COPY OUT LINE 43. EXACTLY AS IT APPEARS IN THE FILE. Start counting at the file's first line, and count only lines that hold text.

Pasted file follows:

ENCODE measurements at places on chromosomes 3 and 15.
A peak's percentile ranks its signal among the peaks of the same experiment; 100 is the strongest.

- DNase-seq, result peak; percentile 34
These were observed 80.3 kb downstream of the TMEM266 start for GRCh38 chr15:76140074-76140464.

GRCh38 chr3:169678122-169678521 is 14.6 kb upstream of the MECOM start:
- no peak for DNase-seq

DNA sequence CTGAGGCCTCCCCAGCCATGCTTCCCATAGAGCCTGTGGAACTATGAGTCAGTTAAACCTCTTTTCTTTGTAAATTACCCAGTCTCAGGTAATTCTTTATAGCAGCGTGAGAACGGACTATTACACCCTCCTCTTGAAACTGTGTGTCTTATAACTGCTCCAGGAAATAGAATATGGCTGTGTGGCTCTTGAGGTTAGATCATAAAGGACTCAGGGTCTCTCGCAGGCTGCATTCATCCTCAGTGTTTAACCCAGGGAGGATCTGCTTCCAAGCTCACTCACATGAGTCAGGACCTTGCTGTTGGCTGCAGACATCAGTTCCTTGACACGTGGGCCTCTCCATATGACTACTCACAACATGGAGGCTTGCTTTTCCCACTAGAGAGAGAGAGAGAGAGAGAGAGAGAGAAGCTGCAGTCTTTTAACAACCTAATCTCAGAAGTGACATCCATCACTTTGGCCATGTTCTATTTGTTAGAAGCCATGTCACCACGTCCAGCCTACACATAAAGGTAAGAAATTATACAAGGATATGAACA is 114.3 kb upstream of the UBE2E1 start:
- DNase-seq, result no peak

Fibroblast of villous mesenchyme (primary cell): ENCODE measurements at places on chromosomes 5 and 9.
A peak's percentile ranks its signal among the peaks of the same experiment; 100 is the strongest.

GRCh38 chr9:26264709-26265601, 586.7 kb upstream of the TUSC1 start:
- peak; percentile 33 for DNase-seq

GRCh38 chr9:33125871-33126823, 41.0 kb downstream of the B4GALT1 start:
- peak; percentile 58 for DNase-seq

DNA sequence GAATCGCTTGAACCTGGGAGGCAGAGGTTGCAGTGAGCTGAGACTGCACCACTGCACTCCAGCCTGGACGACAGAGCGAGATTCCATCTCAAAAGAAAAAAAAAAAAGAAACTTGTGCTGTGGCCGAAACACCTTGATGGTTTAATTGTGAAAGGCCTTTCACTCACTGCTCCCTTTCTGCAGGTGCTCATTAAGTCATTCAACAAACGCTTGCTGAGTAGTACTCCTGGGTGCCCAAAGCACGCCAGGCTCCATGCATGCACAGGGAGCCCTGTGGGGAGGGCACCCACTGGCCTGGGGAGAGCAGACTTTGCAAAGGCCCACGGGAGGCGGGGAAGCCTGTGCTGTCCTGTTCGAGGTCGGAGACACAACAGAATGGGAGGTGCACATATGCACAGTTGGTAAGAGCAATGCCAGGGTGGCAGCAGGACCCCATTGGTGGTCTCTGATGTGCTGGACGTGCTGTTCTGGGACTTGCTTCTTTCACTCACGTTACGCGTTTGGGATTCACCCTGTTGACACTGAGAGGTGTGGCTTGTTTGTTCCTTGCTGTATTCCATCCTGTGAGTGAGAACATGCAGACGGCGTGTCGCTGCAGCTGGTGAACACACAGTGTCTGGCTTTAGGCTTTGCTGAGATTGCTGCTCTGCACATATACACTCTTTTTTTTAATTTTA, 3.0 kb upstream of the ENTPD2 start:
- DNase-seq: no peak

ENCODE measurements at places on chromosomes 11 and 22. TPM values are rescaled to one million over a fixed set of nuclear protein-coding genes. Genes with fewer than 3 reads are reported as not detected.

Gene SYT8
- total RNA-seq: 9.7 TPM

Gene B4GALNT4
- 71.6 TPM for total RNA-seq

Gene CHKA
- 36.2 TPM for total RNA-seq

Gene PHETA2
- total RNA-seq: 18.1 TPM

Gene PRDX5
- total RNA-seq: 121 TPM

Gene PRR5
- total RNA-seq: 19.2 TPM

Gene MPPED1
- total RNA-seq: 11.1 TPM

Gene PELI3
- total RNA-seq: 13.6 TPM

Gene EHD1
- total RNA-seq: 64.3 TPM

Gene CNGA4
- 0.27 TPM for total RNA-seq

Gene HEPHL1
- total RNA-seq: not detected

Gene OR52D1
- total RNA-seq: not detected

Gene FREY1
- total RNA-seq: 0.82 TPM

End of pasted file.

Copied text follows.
- total RNA-seq: 0.82 TPM